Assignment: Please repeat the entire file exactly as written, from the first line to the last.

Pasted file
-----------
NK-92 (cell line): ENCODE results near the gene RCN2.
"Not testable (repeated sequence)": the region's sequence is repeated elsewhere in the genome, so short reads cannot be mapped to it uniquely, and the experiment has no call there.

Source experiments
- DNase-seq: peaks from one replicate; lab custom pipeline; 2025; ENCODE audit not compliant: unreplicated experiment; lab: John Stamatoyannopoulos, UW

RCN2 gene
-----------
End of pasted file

NK-92 (cell line): ENCODE results near the gene RCN2.
"Not testable (repeated sequence)": the region's sequence is repeated elsewhere in the genome, so short reads cannot be mapped to it uniquely, and the experiment has no call there.

Source experiments
- DNase-seq: peaks from one replicate; lab custom pipeline; 2025; ENCODE audit not compliant: unreplicated experiment; lab: John Stamatoyannopoulos, UW

RCN2 gene